1995 Alfa Romeo 164 Super 3.0 24v
Not the best Alfa, but much improved as far as reliability is concerned
Last year: water leaked from heating system, damaged the main CPU located under the radio. A second hand CPU (about 200 pounds) purchased from Australia through the Internet.
1999: Air flow meter malfunctioned (costly parts from Italy took four weeks to arrive).
1999: Safety button of the gearbox selector stuck.
Between 1996 to 1998: Engine overheated several times due to the failure of the high voltage relay (since then, I always keep a spare in the car); and the motor fan (I have been suspecting that the water leaking was the problem, I later experienced was the consequence of those overheat incidents).
Generally reliable, by Alfa standards. Routine maintenance is a must. Official dealer is un-trustworthy (the sole dealer in Hong Kong is just as bad as those in London). Finding a good mechanic who knows Alfa is therefore another must. Owners should also make the best use of the Internet for finding parts and seeking advice.
Auto gearbox is OK, but a manual gearbox is more suitable.
Because of its size, weight and auto gearbox, my 164 is not very suitable for fast A or B-road type driving, but doing a high speed on the motorway is very relaxed.
A lot rattling noises inside the car, indicating that the finish was not yet up to Japanese/German standards.
All in all, a good Alfa and a reasonable car. Looking forward to owning a 147 Selespeed.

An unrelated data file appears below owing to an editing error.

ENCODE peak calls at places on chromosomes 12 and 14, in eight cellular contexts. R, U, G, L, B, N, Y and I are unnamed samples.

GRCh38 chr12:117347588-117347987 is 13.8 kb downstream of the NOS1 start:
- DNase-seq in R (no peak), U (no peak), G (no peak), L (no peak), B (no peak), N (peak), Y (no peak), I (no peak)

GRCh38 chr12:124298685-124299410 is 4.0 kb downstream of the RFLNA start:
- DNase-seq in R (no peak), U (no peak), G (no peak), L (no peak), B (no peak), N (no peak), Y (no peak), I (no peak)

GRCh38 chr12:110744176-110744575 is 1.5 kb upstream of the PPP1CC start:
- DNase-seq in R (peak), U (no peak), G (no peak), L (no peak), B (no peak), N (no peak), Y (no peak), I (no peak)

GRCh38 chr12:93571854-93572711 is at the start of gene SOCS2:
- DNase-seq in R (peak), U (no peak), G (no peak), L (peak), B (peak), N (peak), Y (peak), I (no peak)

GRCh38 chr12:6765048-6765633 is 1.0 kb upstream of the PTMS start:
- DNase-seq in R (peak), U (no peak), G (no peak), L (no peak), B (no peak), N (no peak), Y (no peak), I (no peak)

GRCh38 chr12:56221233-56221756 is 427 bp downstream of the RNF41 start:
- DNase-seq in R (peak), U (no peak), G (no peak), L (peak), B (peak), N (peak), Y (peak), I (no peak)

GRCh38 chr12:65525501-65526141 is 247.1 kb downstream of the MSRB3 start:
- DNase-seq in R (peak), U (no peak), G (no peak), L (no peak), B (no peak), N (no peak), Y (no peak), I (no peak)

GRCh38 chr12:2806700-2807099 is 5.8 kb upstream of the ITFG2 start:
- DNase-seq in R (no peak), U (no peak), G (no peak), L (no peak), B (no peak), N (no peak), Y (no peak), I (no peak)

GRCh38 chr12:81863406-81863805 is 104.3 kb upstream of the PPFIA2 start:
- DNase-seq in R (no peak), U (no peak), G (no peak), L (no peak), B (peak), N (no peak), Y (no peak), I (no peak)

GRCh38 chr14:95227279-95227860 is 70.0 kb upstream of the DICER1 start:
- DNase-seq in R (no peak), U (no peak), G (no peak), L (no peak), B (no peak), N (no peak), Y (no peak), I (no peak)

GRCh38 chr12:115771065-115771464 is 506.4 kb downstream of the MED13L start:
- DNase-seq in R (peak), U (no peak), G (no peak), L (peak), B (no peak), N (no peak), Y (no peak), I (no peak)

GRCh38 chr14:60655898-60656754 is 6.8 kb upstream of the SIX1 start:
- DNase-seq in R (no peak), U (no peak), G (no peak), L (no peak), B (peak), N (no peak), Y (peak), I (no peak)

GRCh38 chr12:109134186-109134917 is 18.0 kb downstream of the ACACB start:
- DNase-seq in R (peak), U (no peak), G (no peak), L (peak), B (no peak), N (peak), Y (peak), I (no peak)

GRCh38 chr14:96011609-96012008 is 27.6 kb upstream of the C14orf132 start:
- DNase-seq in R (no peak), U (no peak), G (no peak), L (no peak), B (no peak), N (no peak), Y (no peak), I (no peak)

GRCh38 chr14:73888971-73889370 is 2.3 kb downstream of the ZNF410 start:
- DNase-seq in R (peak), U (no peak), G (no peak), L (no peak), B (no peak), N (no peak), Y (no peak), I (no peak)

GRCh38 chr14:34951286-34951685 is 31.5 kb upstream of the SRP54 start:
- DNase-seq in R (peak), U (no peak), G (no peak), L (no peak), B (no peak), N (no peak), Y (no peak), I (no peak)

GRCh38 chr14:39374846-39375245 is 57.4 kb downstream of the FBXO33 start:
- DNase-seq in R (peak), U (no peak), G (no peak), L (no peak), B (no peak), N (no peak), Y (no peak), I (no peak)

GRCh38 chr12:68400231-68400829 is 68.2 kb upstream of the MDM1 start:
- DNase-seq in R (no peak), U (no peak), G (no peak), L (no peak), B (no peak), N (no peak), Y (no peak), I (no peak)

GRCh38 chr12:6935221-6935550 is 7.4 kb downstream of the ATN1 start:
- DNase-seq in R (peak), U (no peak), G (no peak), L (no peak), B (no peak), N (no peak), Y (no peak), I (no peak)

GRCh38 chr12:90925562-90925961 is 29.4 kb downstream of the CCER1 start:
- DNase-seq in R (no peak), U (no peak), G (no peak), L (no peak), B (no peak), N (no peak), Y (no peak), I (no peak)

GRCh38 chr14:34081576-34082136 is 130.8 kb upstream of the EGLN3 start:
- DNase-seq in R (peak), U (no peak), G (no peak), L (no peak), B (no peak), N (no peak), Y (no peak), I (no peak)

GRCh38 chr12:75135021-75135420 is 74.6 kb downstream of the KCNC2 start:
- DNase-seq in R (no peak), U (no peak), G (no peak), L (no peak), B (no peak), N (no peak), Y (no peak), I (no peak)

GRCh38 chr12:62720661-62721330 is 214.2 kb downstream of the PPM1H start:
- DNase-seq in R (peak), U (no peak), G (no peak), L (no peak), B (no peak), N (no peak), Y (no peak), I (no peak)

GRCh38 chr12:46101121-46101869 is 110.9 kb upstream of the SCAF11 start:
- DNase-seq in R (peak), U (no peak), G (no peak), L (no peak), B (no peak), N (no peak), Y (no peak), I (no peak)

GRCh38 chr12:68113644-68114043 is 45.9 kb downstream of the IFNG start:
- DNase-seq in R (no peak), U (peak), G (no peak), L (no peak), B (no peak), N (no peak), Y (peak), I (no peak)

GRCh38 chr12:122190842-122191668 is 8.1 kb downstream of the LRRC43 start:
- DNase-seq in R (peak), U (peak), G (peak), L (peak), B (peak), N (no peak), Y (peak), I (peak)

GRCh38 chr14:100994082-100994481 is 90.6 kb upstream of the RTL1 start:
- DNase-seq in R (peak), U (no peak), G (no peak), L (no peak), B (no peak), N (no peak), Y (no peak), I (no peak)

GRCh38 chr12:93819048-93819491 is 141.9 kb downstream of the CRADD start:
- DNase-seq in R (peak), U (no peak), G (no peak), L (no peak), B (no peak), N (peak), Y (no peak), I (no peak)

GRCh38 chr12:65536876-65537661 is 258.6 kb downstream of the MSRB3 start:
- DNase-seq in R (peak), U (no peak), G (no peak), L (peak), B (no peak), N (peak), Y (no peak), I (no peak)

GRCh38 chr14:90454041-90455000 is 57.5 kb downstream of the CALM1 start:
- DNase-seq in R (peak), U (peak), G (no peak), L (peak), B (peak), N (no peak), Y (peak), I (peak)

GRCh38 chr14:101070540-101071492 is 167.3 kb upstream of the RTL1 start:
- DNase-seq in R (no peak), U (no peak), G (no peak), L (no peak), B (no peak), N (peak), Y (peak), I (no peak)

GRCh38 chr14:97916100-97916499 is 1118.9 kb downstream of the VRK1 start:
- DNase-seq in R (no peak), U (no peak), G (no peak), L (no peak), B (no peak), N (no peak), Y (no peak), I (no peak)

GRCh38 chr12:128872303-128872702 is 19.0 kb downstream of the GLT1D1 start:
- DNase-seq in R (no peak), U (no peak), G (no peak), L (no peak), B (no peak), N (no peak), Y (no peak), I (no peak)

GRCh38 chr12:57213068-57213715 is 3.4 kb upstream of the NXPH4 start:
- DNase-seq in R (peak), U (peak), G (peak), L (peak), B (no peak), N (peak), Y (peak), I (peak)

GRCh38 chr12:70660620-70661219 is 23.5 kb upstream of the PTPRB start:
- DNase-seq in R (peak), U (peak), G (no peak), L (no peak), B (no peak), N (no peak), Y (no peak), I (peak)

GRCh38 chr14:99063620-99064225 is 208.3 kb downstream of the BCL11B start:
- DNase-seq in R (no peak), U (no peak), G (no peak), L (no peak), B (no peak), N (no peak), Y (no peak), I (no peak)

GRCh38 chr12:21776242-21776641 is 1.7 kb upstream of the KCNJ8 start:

Would you buy another car from this manufacturer? Yes
Review Date: 20th February, 2001
12th Aug 2001, 07:31
Hmmm, obvious Alfisti my friend, respect, but picked a 164 'auto' and now going to a 147 selespeed. You certainly have an eye for the troublesome models!!
23rd Jan 2011, 01:45
This Italian Super is really is a super car in its heydays... It's one of the most reliable cars I've ever driven. For the last year, it's my daily driver, and have had nothing to complain about.
DRIVE IT LIKE YOU STOLE IT! That's Italian standard driving style for Italian cars.
Italian cars are like thoroughbred racing horses. They do not like to go slow. Keep the rpm at least 3,000 and shift above 3,000 rpm, and all is well. Go slow and all is hell broken.
I've owned a Fiat X1/9 ('84, '85, '86, '87), Maserati Spyder 1989, Maserati Quattroporte (1984 and 1985), and Alfa Romeo 164 Super Turbo 1996. Never had any major problems with these cars, but you have to drive these cars as they are designed to be driven. Italian cars are for real drivers. They're not Japanese / German car that will drive by themselves with their electronic gizmos...! You really have to know how to drive in performance mode every time you buckle-up your seatbelt.